Bachelor of Arts
Statistical and Data Sciences
National Football League, Sentiment analysis, Natural language processing, R, Python, Twitter, Multilevel modeling, Data ethics, Reproducible research
Following the actions of Colin Kapernick in August of 2016, incidents involving racially charged language towards NFL players became widespread across many forms of social media. Previous studies oﬀer qualitative evidence of racially disproportionate negative language and blame in sports contexts. We believe that this phenomenon is measureable on a larger scale. This thesis seeks to quantify previous research by ﬁrst accessing the Twitter API then running a sentiment analysis to determine the percentage of negative words for a subset of 24 NFL players at 5 time points. We ﬁt a multilevel regression model to test our hypothesis that during a game that was lost, sentiments will be more negative toward black players, whereas this diﬀerence will be smaller, or zero, in games that were won. Additional variables including yards and position were added to our model. Our results demonstrate that on average, the percentage of negative words during a loss decreases by 7.22 percentage points for white players relative to black players, holding position and yards constant. During a win, there is almost no diﬀerence in the observed sentiment between white and black players.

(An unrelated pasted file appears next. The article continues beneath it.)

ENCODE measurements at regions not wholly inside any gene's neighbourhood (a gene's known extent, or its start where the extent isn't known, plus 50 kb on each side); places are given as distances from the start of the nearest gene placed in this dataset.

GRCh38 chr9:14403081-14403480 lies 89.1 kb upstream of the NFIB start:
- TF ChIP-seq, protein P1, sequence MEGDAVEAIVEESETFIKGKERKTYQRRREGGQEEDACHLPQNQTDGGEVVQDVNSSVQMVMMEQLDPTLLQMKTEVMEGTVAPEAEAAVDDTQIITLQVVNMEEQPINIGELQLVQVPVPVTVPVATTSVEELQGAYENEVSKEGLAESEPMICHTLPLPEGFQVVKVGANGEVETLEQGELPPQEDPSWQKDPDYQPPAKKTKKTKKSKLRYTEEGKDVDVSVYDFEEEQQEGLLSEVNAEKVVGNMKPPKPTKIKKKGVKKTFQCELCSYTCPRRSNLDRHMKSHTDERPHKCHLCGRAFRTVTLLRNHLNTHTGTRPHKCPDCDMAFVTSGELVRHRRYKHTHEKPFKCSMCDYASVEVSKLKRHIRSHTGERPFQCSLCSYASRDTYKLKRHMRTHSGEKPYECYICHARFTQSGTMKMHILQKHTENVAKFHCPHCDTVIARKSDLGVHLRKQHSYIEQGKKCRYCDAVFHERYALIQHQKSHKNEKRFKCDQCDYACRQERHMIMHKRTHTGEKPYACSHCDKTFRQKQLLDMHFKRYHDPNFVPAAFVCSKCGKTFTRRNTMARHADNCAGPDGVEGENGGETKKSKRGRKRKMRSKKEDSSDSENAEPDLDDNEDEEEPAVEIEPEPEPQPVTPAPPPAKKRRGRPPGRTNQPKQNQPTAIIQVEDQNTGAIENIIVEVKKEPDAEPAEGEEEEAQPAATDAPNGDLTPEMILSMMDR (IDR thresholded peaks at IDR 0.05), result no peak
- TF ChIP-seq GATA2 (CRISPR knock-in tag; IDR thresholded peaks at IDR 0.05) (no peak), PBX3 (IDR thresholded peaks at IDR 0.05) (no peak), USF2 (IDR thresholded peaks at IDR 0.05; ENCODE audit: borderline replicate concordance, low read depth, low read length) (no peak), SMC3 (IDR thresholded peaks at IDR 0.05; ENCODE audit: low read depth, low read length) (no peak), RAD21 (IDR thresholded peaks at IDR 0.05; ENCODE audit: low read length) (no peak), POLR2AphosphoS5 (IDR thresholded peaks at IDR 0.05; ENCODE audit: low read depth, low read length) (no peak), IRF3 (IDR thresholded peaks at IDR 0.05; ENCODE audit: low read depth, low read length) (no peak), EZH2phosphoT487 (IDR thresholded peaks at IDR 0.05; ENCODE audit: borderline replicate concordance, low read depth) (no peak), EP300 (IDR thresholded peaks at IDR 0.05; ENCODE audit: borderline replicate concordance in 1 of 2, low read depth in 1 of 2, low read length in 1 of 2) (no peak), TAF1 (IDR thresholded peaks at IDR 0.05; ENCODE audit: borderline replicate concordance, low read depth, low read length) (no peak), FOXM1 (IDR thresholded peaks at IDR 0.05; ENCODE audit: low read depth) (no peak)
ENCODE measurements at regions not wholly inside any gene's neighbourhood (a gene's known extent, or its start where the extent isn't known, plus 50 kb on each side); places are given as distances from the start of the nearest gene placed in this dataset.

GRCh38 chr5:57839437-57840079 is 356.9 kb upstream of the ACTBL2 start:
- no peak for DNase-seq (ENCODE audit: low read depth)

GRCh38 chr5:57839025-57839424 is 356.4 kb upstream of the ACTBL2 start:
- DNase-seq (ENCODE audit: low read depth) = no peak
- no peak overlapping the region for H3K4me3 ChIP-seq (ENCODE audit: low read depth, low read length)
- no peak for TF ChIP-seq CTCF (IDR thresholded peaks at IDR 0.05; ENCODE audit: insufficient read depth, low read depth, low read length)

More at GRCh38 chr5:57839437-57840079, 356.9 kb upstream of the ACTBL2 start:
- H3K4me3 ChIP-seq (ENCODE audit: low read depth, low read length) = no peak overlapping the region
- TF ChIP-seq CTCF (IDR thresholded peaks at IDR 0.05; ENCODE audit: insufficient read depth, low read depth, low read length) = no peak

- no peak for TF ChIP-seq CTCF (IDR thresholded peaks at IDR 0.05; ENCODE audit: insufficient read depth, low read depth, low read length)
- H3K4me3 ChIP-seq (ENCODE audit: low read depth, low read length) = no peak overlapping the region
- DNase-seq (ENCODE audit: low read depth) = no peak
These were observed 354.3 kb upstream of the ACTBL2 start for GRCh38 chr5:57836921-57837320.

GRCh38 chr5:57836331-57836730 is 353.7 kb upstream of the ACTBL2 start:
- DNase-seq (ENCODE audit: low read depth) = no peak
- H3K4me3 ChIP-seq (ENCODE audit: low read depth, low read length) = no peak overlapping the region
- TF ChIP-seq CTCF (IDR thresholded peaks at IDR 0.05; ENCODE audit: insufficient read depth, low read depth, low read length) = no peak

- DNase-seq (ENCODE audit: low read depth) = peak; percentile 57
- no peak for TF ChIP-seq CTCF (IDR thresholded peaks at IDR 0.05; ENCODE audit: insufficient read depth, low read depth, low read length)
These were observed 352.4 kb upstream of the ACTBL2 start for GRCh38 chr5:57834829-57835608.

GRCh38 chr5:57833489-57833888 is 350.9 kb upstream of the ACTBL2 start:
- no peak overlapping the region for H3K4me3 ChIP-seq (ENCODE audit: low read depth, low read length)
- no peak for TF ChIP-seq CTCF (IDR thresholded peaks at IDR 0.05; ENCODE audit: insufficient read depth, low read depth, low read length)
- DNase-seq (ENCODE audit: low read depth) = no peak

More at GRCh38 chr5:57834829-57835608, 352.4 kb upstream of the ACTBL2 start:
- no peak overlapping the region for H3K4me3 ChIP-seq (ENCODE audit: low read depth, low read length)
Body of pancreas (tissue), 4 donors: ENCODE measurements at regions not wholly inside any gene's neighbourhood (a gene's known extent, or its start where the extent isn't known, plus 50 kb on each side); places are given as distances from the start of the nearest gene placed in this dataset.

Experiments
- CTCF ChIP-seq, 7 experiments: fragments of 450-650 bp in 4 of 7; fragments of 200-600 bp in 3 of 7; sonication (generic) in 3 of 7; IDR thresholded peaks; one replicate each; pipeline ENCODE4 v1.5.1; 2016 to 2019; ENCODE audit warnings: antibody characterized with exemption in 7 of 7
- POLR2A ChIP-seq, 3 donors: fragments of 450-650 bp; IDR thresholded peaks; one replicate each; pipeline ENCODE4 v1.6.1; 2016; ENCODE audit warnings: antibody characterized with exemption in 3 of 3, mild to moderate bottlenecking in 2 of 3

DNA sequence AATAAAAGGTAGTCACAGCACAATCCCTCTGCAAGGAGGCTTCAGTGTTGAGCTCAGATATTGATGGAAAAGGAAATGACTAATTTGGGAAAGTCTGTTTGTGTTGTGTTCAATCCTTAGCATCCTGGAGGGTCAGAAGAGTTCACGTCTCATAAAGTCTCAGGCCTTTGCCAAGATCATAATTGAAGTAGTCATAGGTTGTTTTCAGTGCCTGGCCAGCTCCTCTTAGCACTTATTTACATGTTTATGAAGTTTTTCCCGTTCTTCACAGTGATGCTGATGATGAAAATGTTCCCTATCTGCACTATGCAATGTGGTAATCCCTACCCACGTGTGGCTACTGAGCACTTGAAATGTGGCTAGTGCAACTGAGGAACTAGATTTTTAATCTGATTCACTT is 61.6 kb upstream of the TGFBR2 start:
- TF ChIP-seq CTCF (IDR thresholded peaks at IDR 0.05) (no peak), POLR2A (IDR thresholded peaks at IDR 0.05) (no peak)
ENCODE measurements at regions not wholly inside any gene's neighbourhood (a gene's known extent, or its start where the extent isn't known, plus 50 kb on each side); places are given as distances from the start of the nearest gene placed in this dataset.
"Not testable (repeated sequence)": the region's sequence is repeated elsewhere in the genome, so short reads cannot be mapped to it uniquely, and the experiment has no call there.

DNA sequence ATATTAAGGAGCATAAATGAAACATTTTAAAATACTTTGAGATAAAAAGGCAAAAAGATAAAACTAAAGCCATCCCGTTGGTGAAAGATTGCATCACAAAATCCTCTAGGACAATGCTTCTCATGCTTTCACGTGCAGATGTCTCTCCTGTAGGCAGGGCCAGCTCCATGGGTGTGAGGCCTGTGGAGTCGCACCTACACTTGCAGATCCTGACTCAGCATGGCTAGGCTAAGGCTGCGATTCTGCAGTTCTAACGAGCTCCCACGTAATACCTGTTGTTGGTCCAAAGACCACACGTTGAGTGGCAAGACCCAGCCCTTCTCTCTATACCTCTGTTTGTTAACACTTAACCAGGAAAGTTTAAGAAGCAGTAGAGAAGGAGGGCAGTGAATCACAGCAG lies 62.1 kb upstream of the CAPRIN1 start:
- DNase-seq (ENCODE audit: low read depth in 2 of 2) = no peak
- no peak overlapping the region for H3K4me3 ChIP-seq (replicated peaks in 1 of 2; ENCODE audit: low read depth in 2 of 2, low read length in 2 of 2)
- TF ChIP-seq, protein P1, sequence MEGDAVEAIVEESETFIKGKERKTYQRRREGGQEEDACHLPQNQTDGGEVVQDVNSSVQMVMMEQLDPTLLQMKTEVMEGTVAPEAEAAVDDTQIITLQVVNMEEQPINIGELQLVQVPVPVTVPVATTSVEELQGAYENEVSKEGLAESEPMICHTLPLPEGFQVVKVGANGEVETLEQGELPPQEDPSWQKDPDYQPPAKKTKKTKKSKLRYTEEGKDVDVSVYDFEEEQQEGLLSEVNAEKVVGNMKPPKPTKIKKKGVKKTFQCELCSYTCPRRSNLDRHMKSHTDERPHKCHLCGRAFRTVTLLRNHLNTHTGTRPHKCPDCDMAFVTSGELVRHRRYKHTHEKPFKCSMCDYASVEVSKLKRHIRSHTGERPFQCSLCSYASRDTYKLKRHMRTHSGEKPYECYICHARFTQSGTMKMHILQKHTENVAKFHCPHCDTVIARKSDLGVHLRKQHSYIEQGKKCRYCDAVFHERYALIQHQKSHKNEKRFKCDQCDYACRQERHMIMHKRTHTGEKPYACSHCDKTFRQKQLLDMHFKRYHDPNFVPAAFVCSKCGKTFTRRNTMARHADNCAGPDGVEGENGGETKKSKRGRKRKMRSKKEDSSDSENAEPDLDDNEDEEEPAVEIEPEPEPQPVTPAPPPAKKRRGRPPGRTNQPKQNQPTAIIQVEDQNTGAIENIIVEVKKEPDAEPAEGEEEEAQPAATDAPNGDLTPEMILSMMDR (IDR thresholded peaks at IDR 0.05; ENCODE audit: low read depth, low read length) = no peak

©2019 Julianna Grace Alvord Access limited to the Smith College community and other researchers while on campus. Smith College community members also may access from off-campus using a Smith College log-in. Other off-campus researchers may request a copy through Interlibrary Loan for personal use.
Alvord, Julianna Grace, "Modeling racially disproportionate language on Twitter during NFL game play" (2019). Honors Project, Smith College, Northampton, MA.
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